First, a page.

Four years ago, in 2015, Michelle wanted to do something to help local people to speak in positive terms about Swindon. She also wanted to encourage more pride within the town.

 At the time Michelle had two young daughters and she didn’t want them to feel embarrassed about the town of their birth. She also felt the need to reduce the amount of negative press the town received.

From living in Portsmouth and London for a few years, Michelle realised that most of the negativity was actually aimed at Swindon came from some Swindonians. But then working on Swindon economic development marketing campaigns showed Michelle the opposite side of the coin. People that want to combat the negative perceptions by being positive about the town.

The We Are Swindon Instagram account was born and the hashtag #we_are_swindon became tagged on more and more positive photos. By sharing local people’s own positive photographs of Swindon, Michelle has been able to share over 1,000 photos. The #we_are_swindon hashtag has now been used over 5,000. 

Michelle said “I remember when I first started #we_are_swindon on Instagram and got stuck on 17 followers. In the main my friends. I felt so frustrated and almost gave up. 

In the end though, my determination and belief in Swindon kept me going. I’d like to thank all the 2,415 followers we now have. The campaign would be nothing without them and I’m so proud that it is giving people with positive things to say and photography to share a platform”.

Some of Michelle’s photographs

Find Michelle’s work in the ether


A Swindon Wordsmith – George Ewart Hobbs

A Swindon Wordsmith – George Ewart Hobbs

A Swindon Wordsmith: The Life, Times and Works of George Ewart Hobbs

Well here’s a bit of a novelty, as Graham Carter himself commented. What is? Me attending someone else’s book launch for a change. Rather than them being at mine – info on my own publications here.

For today saw the launch, at Swindon Central library of a new Swindon book by Noel Ponting and Graham Carter: A Swindon Wordsmith: The Life, Times and Works of George Ewart Hobbs.

And a wonderful addition to Swindon’s own, extensive, literary canon it is.

In this short video, Darryl Moody of Swindon’s fab Local Studies and Noel Ponting talk about the book:

Who was George Ewart Hobbs?

A Swindon Wordsmith - George Ewart Hobbs - front cover of the book.

The blurb on the book’s back cover tells us that George Ewart Hobbs deserves a place in the hallowed ranks of fellow Swindon writers, Alfred Williams (see Secret Swindon for some information about him) and Richard Jeffries – see also Secret Swindon and Swindon in 50 Buildings.

Our man Hobbs was no exception to the general Swindon rule: for over half a century he worked as a Great Western Railway engineer.

That aside, he wrote prolifically – largely in weekly columns for the Swindon Advertiser.

This book then is more than an account of his life and times. It also, as the title suggests, republishes some of his works. Including articles about religion, philosophy and more.

As the book blurb says: ‘George Ewart Hobbs’ vivid writing provides us with a unique and brilliantly observed insight into everyday and so-called “ordinary” life in Swindon a century ago.’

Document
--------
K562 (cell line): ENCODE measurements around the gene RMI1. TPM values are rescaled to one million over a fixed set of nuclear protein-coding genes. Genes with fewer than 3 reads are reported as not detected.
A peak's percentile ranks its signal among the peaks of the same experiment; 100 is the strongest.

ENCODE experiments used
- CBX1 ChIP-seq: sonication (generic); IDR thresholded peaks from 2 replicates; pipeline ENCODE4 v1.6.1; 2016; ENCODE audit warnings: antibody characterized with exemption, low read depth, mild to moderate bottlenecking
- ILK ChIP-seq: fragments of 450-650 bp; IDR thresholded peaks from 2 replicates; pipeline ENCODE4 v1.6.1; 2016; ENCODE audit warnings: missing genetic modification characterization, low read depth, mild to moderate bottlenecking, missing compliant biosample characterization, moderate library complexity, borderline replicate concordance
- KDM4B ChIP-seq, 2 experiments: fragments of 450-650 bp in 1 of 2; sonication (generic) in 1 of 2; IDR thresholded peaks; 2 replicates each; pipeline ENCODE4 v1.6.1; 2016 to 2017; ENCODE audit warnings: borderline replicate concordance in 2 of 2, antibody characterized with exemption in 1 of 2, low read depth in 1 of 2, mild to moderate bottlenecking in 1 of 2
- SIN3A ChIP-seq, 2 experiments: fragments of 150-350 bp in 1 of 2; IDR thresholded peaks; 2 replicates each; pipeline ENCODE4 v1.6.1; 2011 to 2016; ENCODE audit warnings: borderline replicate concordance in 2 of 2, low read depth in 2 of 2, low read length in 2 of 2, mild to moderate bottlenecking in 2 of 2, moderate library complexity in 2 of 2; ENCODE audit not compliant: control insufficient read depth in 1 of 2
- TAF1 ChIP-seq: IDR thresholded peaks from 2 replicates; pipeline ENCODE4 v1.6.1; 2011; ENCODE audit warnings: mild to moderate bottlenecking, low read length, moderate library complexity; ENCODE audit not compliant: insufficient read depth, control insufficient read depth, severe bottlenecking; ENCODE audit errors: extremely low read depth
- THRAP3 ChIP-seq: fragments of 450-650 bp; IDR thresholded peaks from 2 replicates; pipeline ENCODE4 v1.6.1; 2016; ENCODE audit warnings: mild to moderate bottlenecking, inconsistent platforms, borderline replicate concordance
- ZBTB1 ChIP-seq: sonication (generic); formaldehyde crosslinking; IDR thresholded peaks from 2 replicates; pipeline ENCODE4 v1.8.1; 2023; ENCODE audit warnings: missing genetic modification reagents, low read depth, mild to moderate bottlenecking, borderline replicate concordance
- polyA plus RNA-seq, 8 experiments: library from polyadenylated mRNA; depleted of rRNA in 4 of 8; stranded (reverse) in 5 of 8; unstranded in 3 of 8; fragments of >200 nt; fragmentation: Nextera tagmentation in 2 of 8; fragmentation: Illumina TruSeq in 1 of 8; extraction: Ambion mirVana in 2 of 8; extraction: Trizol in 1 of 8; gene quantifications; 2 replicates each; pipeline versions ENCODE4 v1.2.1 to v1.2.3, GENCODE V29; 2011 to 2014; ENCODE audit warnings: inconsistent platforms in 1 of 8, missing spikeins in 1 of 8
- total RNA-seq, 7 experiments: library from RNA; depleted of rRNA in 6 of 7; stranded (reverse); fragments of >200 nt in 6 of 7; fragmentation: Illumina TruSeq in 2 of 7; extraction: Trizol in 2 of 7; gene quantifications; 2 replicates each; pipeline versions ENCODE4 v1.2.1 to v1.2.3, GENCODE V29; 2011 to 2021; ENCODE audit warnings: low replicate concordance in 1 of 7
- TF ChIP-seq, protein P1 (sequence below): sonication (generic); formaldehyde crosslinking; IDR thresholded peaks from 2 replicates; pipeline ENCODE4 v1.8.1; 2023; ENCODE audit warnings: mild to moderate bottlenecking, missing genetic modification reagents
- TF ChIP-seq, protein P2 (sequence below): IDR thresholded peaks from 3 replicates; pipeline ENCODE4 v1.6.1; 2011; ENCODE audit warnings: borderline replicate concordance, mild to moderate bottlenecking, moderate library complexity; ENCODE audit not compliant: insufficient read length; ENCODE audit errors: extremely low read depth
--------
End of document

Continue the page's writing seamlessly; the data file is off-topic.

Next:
You can find the book in Swindon Central Library and also on Amazon here:

A Swindon Wordsmith - George Ewart Hobbs - Graham Carter and Noel Ponting

A few words from Graham Carter:

A few more photos – and for once we have visual storyteller Royston Cartwright in a photograph. A rare sight indeed.

See also – Other recent Swindon books:

Last Orders – by John Stooke

Legacy of a Rag & Bone Man – Eastcott community

Sharing Swindon’s Story

Sharing Swindon’s Story

Over the past year, in a project coordinated by the Mechanics’ Institution Trust, thirty-five young Swindonians learnt lots of amazing things about our town. What they learned is on this Sharing Swindon’s Story website.

sharing swindon's story
The project participants outside Central Community Centre – once the Medical Fund Society Hospital

NB: Both Secret Secret Swindon and Swindon in 50 Buildings between them tell of the Medical Fund Society, the Mechanics’ Institution, the GWR Railway Village and central community centre.

Funding partners

The organisations that enabled this project to take place are:

The National Lottery Heritage Fund and the Police and Crime Commissioner for Wiltshire and Swindon.

Some of what the youngsters did

On the Sharing Swindon’s Story website here, you can find out more about what they got up to.

‘Starting in Summer 2018, 35 young people based at Central Community Centre in Swindon’s historic and award-winning Railway Village began a project to create artworks inspired by the heritage around them and share these with the local community.

‘Sharing Swindon’s Story’ focused on the community and cultural heritage of our town, linked to the first generations of ‘New Swindonians’ and the Mechanics’ Institution.’

A group of 11-16 year olds from the local youth club designed and led the project.

sharing swindons story

See this YouTube film to hear the youngsters talking about their activities:

Read the rest of the story and see loads of photographs on the website here:

Their social media




Artwork on the hoardings around the Mechanics’ Institute

I think I’ve got them in the right order!